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Coronary artery disease is a disease of global significance. Inflammation as well as the central role of monocytes have been content of scientific studies for years for better understanding atherosclerotic pathogenesis.
The aim of this study was the detection of different monocyte subpopulations in patients with coronary artery disease versus healthy controls. For achieving this goal a study was conducted with three patient cohorts, defined by disease activity at the time of study inclusion and one control group without any cardiac preconditions. The disease activity was defined as:
1. Acute event (Acute myocardial infarction, group MI)
2. Chronic coronary artery disease without any acute event in the last six months (group CAD)
3. Chronic coronary artery disease with an acute event (group CAD-MI)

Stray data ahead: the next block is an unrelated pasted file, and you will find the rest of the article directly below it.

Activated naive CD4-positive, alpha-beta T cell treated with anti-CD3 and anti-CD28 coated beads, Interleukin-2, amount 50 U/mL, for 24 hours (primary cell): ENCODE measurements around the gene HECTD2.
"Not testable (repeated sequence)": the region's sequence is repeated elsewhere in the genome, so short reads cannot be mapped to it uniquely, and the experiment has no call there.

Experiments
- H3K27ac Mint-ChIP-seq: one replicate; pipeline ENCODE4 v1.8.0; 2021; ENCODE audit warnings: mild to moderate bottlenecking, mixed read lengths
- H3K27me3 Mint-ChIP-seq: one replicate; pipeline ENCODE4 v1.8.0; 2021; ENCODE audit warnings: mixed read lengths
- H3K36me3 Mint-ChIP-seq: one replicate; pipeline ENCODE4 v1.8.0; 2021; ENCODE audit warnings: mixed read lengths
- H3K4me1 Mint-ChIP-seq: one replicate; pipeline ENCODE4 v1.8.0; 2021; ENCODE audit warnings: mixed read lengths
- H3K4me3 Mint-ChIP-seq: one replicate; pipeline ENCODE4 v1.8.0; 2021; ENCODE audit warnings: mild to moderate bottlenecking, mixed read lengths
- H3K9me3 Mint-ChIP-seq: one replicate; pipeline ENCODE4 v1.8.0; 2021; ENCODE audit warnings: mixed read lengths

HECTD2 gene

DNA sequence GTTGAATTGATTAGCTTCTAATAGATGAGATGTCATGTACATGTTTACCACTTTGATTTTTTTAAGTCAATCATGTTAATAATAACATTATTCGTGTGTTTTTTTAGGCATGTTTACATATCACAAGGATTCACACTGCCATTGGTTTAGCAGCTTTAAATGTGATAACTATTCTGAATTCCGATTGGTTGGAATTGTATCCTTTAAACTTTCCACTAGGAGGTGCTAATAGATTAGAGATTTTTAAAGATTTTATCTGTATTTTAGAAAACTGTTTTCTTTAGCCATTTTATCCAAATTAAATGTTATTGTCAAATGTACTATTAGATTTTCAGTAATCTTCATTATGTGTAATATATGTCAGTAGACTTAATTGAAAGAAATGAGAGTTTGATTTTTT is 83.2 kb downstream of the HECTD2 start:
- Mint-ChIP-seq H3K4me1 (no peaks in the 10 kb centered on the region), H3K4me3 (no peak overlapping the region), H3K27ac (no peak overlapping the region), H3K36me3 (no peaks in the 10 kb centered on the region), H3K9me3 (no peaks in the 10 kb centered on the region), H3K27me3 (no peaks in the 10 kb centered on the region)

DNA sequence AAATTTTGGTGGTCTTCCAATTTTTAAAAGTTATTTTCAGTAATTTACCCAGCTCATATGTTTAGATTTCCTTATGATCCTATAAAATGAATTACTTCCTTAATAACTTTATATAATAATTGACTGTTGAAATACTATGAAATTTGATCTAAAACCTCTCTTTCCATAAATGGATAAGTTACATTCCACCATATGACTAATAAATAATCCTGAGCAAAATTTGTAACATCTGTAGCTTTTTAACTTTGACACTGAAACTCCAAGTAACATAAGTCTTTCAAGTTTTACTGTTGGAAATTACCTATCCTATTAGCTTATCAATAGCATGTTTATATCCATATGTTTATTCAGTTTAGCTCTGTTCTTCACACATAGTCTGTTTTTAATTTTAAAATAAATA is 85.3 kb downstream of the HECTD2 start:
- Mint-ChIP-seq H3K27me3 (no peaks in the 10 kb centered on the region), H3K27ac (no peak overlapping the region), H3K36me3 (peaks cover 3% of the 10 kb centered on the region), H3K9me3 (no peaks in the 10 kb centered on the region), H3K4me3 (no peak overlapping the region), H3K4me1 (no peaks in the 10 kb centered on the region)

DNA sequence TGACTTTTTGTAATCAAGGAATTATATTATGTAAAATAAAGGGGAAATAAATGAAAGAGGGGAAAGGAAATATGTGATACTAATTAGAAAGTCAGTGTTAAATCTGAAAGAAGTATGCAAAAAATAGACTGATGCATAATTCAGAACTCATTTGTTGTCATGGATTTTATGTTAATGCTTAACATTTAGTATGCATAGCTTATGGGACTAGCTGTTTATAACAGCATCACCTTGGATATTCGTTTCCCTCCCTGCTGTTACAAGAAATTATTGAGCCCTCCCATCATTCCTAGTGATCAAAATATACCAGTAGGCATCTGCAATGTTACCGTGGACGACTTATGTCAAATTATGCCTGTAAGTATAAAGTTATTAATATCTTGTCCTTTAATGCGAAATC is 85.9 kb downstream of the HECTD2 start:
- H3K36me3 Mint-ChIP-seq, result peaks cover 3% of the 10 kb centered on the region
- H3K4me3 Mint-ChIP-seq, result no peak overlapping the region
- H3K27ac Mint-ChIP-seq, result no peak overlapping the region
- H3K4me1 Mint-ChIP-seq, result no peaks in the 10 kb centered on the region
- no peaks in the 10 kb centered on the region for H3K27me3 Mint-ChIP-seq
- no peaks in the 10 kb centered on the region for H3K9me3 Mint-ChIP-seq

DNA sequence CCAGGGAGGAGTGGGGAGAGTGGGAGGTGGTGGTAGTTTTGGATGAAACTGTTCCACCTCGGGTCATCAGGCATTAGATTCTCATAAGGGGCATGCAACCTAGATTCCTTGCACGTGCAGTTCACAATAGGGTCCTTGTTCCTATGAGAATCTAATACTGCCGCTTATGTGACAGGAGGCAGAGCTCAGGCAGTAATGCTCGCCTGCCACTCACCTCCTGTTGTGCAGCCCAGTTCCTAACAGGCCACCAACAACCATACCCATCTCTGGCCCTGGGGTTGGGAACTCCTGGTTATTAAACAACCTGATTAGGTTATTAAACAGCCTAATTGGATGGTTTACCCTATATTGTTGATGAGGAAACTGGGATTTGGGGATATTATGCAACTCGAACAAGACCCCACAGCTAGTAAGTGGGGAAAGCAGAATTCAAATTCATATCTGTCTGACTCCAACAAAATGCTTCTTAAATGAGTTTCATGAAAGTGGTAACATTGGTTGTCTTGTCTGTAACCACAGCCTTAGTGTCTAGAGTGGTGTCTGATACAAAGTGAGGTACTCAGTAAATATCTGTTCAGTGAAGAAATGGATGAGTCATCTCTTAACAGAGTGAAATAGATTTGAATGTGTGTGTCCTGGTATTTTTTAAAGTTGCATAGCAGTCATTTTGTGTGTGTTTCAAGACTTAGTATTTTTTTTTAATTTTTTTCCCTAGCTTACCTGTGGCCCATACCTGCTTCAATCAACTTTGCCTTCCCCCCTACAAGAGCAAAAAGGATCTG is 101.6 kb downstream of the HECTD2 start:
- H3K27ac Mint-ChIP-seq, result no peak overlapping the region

4. Control group
In all patients, flow cytometric examinations of leucocytes were carried out, which were isolated from blood samples. This process enabled both the exact differentiation and the quantification of the (p<0,05) required monocyte subpopulations. The measured data obtained from each cohort were evaluated with standard statistical methods.
The results of the study showed significantly higher presence of inflammatory monocytes in patients with acute coronary events (pCAD< 0,01). The intermediate monocytes were increased in all patient groups compared to the control cohort (pMI<0,05, pCAD<0,05, pCAD-MI< 0,01). The results are compatible with current studies published in literature, examining the question of monocyte presence and function in patients with CAD. In a third subpopulation (CD14loCD16hi) significantly higher monocyte deposits were also detected for the control group (p<0,05) as well as for the patient group CAD (p<0,001) compared to patients with acute myocardial infarctions. This result suggests that the reparative monocytes may be displaced by other monocyte subpopulations, which could be related to an active CAD and clinical acute events. The evidence of various monocytic distribution patterns in patients with different disease activities may support further studies investigating eligible biomarkers for early diagnosis or new immunomodulatory therapy.